focuses on policy at the national level, our aim is to suggest a policy framework within which all actors can work effectively toward a shared national goal. In addition, we consider how U.S. actions can provide incentives for effective action on climate change by other countries.

  • Chart a course for managing the policy process over the coming decades. It is inevitable that policies put in place today will need to be adjusted over time as new scientific information changes our understanding of the magnitude and nature of climate change. Moreover, the experience of implementing even well-conceived policies will no doubt produce unexpected difficulties (and, one hopes, surprising successes) to which future policy should adapt. And finally, technological innovation—or lack thereof—will alter the strategies available for limiting future climate change. It will be essential for policy makers to respond regularly to new knowledge about science, technology, and policy if we are to address climate change successfully.

Because of the considerable complexities involved in climate change limiting policy, existing research and analysis do not always point to unequivocal recommendations. Where research clearly shows that certain policy design options are particularly effective, we recommend specific goals for the evolving policy portfolio. In other cases, however, we simply examine the range of policy choices available to decision makers and identify sources of further information on these choices. Relatively little research seems to be available on a few fundamentally important issues. For example, the problem of designing a durable yet adaptable policy framework to guide actions over decades is not well understood. In these cases, we raise the issue and point to the need for further analysis or research.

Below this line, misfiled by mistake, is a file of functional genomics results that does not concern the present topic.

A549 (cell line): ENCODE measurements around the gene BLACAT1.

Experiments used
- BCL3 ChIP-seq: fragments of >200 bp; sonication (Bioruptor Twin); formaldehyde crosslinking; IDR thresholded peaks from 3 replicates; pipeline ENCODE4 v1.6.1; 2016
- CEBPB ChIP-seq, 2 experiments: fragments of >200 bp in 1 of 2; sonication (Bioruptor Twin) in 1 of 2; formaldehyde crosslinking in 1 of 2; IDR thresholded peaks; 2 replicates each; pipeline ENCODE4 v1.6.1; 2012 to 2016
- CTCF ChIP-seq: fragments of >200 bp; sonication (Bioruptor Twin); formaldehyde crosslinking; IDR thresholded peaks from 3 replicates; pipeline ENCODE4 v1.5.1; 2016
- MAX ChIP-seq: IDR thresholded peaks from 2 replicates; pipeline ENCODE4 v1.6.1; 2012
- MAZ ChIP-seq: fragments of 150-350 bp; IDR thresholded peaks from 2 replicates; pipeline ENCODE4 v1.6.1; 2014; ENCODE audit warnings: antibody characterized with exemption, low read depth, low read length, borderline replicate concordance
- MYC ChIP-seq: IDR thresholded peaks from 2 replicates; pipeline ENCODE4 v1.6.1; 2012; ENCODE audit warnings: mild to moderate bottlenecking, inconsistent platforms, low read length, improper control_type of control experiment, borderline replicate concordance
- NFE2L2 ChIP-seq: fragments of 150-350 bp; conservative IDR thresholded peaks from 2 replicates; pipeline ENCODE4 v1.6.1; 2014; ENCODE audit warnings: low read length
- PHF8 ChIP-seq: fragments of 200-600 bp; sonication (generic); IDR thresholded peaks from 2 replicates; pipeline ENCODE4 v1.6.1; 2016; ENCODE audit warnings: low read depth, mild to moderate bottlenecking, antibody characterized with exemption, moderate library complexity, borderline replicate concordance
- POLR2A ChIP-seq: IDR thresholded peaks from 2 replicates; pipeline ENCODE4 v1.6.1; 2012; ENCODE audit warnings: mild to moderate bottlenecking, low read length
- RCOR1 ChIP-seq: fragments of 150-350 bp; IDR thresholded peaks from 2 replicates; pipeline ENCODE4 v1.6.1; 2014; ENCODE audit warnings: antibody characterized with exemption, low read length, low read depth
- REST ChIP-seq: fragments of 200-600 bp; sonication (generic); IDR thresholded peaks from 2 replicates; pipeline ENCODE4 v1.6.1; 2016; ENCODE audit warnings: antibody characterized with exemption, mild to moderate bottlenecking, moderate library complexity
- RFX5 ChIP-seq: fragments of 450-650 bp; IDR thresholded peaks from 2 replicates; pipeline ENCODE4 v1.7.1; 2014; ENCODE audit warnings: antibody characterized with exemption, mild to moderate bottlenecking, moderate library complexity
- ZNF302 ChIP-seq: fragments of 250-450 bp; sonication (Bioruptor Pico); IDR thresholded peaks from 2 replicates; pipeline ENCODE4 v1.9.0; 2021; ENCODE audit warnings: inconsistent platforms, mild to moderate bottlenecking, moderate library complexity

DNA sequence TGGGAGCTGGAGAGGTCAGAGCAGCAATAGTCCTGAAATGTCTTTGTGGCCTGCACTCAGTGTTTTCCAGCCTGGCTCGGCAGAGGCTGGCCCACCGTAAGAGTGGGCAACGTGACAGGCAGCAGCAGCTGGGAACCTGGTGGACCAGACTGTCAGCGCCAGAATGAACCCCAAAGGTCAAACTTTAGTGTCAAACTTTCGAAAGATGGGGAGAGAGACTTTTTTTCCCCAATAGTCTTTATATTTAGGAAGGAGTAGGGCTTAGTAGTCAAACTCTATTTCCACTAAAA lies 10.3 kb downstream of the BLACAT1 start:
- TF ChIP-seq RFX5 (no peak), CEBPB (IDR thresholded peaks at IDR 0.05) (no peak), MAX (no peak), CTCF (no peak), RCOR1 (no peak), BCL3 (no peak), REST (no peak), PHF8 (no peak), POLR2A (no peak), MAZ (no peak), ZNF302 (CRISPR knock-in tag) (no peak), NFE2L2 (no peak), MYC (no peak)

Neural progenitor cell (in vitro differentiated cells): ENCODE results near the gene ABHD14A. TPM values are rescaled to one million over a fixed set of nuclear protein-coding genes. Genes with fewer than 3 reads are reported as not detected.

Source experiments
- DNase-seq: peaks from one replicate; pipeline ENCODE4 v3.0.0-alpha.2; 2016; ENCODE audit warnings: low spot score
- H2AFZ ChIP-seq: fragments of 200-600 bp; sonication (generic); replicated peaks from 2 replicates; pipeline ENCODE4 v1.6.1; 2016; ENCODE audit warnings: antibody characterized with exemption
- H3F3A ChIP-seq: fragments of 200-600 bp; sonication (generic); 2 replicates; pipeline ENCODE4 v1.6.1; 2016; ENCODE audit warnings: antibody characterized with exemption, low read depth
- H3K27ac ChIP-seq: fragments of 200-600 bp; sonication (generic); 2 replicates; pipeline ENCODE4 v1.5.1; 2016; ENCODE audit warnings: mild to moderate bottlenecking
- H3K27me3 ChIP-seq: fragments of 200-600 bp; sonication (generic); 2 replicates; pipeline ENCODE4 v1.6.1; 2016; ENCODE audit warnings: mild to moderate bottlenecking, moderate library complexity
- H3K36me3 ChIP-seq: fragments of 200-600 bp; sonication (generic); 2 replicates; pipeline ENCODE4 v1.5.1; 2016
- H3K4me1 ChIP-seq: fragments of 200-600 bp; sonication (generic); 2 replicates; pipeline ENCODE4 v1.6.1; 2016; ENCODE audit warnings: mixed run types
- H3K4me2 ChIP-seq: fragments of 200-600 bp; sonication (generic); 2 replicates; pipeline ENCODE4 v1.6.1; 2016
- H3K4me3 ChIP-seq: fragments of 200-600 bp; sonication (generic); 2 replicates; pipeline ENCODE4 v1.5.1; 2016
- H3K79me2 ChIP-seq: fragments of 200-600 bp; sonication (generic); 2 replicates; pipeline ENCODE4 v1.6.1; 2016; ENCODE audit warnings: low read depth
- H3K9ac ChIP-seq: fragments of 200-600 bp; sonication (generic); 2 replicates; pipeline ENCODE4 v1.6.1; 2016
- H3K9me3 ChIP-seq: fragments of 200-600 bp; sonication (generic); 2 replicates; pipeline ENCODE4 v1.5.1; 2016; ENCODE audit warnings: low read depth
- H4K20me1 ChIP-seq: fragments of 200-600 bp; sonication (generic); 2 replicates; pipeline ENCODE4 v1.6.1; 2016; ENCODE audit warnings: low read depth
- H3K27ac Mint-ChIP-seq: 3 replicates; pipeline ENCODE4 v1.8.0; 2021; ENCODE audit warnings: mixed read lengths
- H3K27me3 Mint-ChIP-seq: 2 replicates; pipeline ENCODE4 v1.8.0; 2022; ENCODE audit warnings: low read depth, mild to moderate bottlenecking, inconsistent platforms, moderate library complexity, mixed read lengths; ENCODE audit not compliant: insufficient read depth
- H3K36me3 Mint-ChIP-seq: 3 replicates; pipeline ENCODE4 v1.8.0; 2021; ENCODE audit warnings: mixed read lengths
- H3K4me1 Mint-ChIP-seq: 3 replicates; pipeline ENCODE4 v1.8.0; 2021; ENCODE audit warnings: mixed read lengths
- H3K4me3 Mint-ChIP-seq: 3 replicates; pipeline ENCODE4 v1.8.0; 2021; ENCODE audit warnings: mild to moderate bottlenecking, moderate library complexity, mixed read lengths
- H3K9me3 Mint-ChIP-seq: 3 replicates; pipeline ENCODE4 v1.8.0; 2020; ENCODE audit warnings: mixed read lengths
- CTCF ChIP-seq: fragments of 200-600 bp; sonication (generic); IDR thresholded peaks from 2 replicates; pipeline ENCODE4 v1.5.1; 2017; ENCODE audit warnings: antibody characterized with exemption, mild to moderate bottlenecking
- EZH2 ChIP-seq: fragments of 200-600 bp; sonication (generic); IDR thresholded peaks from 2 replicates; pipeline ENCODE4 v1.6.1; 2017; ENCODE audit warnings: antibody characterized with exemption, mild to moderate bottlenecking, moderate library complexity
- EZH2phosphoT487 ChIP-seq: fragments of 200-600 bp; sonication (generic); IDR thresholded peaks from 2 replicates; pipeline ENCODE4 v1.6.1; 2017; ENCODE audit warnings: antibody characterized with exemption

PRINCIPLES TO GUIDE CLIMATE CHANGE LIMITING POLICY AND STRATEGY

To provide structure and rigor to the process of evaluating alternative climate change limiting policies and strategies, the panel developed a set of guiding principles, selected after reviewing and debating nearly a dozen examples of principles for climate policy that have been proposed by nongovernmental organizations, congressional leaders, and others. The principles are intended to be enduring—reflecting nonpartisan, cross-generational, and pluralistic values. We acknowledge that an inherent tension exists among some of these principles, and thus it may not always be possible to satisfy them all simultaneously. The principles are not themselves policy prescriptive, nor do they represent a set of specific goals or desired outcomes. Rather, they were used as a framing exercise to help us identify priority recommendations. The principles are as follows:



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